August 21, 2008
And then there were three . . .
Posted by: Chris
. . . Well there aren't three yet actually, but gay Colorado businessman Jared Polis was the surprise winner last week in a highly competitive Democratic primary and is the heavy favorite in November in his bid to be the third out gay member of the U.S. House of Representatives.
Even better, he would be the first gay man to win a congressional election as a non-incumbent. Lesbian Tammy Baldwin (D-Wis.) was the first to do it, way back in 1998.
Barney Frank (D-Mass.) and former reps Jim Kolbe (R-Ariz.), Gerry Studds (D-Mass.) and Steve Gunderson (R-Wis.) all came out after they were already in office.
Polis is due belated congratulations for pulling off the victory in a three-way contest with no incumbent for the congressional seat representing Boulder and some of the top ski resorts in Colorado. Polis, a former chair of the state board of education who made a fortune from the e-card site bluemountain.com, spent more than $5 million of his own money to beat former state Senate president Joan Fitz-Gerald and conservationist Will Shafroth.
Fitz-Gerald had been as the favorite and her lengthy record of strong gay rights support earned her support against Polis from many local gays, notably Tim Gill, another wealthy entrepreneur whose Gill Foundation has done ground-breaking political work in Colorado and elsewhere.
Normally I would have jumped all over HRC for that decision, because it was very likely driven by fear of offending locals (i.e. donors) who backed Fitz-Gerald. It's not surprising that Polis had to beat a gay-friendly opponent; that's likely to be the case in almost all the liberal congressional districts where out gay candidates are going to have the best shot.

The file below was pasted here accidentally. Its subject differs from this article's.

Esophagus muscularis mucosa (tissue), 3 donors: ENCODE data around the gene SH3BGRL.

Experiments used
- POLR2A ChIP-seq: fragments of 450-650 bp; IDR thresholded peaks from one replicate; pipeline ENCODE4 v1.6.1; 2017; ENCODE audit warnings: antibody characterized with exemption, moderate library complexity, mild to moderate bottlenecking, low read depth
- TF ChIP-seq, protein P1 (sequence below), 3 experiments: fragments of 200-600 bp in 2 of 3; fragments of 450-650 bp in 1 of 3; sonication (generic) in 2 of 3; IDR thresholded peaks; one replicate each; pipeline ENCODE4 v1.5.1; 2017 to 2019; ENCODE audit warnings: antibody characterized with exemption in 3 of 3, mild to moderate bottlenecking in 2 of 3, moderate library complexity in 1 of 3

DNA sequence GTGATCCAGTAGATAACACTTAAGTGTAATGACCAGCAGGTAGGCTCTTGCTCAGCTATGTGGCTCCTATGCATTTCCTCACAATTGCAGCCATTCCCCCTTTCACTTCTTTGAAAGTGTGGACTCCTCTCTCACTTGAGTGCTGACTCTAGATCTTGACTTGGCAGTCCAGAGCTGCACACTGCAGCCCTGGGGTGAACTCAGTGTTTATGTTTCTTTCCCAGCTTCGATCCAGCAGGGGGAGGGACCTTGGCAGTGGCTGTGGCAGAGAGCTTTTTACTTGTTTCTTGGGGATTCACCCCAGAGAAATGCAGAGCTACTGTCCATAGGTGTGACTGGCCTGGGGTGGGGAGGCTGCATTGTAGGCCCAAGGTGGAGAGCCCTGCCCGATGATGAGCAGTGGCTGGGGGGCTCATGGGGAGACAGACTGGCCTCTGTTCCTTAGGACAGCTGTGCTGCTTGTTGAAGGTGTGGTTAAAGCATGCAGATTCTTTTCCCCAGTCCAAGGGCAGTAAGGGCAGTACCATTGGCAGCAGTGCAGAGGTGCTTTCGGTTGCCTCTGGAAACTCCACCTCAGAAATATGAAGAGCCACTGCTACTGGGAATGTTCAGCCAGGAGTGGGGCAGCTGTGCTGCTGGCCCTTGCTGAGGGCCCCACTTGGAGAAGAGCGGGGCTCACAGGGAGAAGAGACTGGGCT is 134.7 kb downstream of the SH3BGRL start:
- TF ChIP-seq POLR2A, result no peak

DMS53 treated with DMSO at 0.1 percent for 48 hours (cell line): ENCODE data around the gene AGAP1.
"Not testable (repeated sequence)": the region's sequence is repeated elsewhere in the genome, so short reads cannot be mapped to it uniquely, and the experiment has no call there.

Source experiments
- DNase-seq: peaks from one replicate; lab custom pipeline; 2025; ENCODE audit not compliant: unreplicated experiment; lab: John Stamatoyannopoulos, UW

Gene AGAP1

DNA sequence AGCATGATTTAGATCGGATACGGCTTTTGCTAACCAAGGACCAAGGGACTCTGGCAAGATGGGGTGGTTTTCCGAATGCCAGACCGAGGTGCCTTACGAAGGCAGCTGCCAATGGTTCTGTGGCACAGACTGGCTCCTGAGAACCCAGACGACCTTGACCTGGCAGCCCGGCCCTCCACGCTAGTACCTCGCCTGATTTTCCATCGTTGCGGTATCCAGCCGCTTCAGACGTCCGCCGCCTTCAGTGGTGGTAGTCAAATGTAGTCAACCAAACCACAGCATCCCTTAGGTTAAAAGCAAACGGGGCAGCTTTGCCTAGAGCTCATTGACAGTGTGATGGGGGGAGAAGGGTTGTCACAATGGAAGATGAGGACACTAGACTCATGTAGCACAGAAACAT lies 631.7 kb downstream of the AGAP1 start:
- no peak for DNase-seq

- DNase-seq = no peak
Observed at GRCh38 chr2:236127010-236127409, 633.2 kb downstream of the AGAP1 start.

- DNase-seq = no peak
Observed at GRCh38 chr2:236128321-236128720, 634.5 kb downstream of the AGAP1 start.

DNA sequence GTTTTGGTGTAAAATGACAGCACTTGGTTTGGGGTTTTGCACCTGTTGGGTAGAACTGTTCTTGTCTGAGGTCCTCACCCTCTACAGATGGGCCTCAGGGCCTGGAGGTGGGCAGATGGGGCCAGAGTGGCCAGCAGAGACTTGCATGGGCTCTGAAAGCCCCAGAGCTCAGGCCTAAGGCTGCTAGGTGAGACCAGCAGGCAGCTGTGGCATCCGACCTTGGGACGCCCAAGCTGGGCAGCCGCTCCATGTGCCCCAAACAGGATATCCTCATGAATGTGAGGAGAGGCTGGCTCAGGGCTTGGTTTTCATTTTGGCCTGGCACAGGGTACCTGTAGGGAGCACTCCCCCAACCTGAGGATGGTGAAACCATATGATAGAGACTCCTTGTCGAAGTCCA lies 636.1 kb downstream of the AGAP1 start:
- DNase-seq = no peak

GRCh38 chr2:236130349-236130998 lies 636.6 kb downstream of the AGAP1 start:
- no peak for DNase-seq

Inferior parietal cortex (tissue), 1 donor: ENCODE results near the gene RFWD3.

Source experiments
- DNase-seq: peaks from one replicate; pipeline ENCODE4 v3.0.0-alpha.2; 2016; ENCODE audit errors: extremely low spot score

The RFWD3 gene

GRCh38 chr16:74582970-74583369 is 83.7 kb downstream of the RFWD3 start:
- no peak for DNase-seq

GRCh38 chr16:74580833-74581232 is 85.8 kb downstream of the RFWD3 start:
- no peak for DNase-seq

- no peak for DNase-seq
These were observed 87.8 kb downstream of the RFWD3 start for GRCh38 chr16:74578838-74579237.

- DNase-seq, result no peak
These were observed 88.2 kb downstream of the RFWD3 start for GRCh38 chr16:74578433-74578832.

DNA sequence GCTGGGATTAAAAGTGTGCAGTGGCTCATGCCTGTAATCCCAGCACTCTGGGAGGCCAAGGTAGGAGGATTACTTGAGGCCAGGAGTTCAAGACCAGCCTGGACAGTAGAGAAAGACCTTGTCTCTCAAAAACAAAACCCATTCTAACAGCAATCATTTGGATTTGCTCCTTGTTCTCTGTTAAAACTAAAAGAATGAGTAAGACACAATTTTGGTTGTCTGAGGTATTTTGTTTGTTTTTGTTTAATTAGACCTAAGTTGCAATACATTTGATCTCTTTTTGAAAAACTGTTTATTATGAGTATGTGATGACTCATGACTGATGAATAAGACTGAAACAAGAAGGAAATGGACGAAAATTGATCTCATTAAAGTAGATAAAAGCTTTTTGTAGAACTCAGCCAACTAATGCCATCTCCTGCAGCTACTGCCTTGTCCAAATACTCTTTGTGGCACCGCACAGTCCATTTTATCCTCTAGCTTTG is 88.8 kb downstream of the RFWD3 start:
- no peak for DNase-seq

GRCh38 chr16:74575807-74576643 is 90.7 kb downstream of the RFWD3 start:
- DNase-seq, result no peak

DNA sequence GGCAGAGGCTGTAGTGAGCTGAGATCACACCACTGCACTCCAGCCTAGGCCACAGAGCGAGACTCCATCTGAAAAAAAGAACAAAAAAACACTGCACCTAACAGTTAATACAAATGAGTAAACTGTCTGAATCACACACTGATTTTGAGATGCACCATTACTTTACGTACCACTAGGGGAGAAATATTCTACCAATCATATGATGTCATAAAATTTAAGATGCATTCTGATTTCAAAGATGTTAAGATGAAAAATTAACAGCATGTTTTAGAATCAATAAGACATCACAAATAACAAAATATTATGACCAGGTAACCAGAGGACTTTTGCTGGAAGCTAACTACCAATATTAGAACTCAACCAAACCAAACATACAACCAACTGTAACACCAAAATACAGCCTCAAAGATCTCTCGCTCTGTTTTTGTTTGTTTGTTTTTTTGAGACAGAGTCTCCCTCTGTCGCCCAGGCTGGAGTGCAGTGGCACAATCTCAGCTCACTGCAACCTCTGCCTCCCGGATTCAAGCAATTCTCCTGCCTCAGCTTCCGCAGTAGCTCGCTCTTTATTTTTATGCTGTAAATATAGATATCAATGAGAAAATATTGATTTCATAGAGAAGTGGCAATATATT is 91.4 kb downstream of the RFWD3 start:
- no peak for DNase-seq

That's the primary reason -- along with homophobia, of course -- for the 10 very long years since Baldwin's landmark victory. Kudos to the Victory Fund for jumping into the Polis race when lots of pundits and analysts were saying it was a loser.
Still, I'm cutting HRC a break on this one -- close that gaping jaw, please -- because for one thing they often stay out of primaries with no incumbents. Much more importantly, I've had my own misgivings about Polis ever since he made clear he would have voted against the Employment Non-Discrimination Act introduced by Barney Frank and passed by Congress, on the grounds that it included sexual orientation but not gender identity as protected categories.
Without being drawn back into that bitter debate, it reinforeced why ideological purity has no place in a legislative body that inevitably horse trades, compromises and moves along incrementally. Like most activists and GLBT groups in the "trans or bust" crowd, Polis was maddeningly naive in his analysis, explaining it this way this way to a transgender writer for PageOneQ:
Q: So, among your endorsements is Congresswoman and ENDA co-sponsor Tammy Baldwin...
A: She was on the right side of [ENDA], you know. I was disappointed, along with many progressive members of our community, that we seemed to be cutting political deals and leaving part of our community behind.
Q: I felt it on a personal level, too, one of my best friends being a transwoman. We were being very pointedly pitted against each other politically, especially in the blogosphere.
A: I do think there was a good grassroots response from gays and lesbians nationally, to push back against our political leadership in Washington. I know that HRC and others got a lot of negative letters from gays and lesbians. I have a lot of transgender friends as well, and I think the best thing I saw was some protesters at one of the HRC dinners saying, "You can't spell 'Equality' without the 'T'."
An inclusive ENDA is all we should really be talking about. I don't think that we should talk about a piecemeal version that pits part of our community against one another.
Not only is Polis flat-wrong about Baldwin, who voted for the gay-only version of ENDA, he's also frighteningly simplistic. "You can't spell 'Equality' without the 'T'"? Seriously? Since you can spell "Equality" without a G, L or B, should we assume he'd be all for a trans-only version?
Fitz-Gerald said she would have voted for Barney's ENDA, and that was enough for me for the primary. But Polis' victory is still a very important one, so let's hope he gets a reality check, whether from his general election race against someone to the right of kum-ba-yah or from good-ole Beltway politics.
(Above: Photo of Jared Polis celebrating victory via the New York Times)
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